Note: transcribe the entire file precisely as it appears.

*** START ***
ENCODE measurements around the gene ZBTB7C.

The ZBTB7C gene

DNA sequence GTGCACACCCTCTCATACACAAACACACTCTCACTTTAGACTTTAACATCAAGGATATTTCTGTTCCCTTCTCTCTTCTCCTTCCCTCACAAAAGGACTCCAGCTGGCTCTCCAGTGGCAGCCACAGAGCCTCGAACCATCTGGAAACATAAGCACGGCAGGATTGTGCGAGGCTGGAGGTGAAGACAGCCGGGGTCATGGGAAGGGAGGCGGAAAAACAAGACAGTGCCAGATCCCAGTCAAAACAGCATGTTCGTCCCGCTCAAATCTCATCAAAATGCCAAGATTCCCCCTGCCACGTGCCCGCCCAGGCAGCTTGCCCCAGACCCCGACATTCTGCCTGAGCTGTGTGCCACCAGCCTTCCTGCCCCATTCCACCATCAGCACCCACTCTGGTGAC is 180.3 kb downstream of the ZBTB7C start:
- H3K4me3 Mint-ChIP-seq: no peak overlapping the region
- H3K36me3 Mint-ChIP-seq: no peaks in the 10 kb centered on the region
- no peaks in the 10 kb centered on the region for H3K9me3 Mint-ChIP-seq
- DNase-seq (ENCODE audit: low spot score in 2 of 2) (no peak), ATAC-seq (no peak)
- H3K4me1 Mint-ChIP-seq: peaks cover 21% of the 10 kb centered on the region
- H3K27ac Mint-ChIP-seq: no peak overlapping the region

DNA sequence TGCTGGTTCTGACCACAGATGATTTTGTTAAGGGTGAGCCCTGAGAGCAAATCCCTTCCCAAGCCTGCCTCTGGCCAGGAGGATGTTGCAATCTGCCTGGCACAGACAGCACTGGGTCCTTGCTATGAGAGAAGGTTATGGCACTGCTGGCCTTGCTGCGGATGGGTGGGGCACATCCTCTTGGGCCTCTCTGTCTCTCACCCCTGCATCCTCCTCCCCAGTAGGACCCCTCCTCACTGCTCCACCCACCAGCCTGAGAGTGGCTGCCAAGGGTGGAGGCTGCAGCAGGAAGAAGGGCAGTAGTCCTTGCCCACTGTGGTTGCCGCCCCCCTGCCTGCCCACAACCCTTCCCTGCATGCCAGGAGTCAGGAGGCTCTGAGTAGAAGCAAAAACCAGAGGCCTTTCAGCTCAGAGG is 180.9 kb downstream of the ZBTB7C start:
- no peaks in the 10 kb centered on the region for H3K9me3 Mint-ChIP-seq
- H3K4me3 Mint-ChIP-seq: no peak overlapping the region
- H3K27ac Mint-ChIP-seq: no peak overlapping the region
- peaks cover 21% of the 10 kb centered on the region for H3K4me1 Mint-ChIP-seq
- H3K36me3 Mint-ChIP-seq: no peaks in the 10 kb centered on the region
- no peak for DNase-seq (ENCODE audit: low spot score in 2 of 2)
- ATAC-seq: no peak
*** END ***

ENCODE measurements around the gene ZBTB7C.

The ZBTB7C gene

DNA sequence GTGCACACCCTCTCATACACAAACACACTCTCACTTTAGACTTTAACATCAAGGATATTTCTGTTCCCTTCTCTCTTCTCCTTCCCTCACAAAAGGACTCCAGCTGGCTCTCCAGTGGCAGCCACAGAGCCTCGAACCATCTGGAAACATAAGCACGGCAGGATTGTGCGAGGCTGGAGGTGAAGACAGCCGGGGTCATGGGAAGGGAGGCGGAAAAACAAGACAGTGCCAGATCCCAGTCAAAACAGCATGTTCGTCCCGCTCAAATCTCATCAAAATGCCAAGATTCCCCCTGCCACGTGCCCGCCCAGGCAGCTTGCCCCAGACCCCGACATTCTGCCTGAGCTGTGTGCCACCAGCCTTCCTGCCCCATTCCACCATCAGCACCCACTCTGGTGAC is 180.3 kb downstream of the ZBTB7C start:
- H3K4me3 Mint-ChIP-seq: no peak overlapping the region
- H3K36me3 Mint-ChIP-seq: no peaks in the 10 kb centered on the region
- no peaks in the 10 kb centered on the region for H3K9me3 Mint-ChIP-seq
- DNase-seq (ENCODE audit: low spot score in 2 of 2) (no peak), ATAC-seq (no peak)
- H3K4me1 Mint-ChIP-seq: peaks cover 21% of the 10 kb centered on the region
- H3K27ac Mint-ChIP-seq: no peak overlapping the region

DNA sequence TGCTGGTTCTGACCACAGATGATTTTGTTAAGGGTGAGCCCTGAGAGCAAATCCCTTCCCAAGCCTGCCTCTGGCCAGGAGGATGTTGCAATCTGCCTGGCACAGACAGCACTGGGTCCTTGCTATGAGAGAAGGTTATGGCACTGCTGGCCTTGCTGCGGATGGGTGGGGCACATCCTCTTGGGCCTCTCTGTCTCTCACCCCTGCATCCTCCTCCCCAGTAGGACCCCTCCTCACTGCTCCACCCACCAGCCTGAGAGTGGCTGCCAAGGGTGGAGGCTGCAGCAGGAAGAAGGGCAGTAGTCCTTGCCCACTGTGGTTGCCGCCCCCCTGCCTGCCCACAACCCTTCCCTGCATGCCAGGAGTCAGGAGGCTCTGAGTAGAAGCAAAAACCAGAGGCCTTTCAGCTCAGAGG is 180.9 kb downstream of the ZBTB7C start:
- no peaks in the 10 kb centered on the region for H3K9me3 Mint-ChIP-seq
- H3K4me3 Mint-ChIP-seq: no peak overlapping the region
- H3K27ac Mint-ChIP-seq: no peak overlapping the region
- peaks cover 21% of the 10 kb centered on the region for H3K4me1 Mint-ChIP-seq
- H3K36me3 Mint-ChIP-seq: no peaks in the 10 kb centered on the region
- no peak for DNase-seq (ENCODE audit: low spot score in 2 of 2)
- ATAC-seq: no peak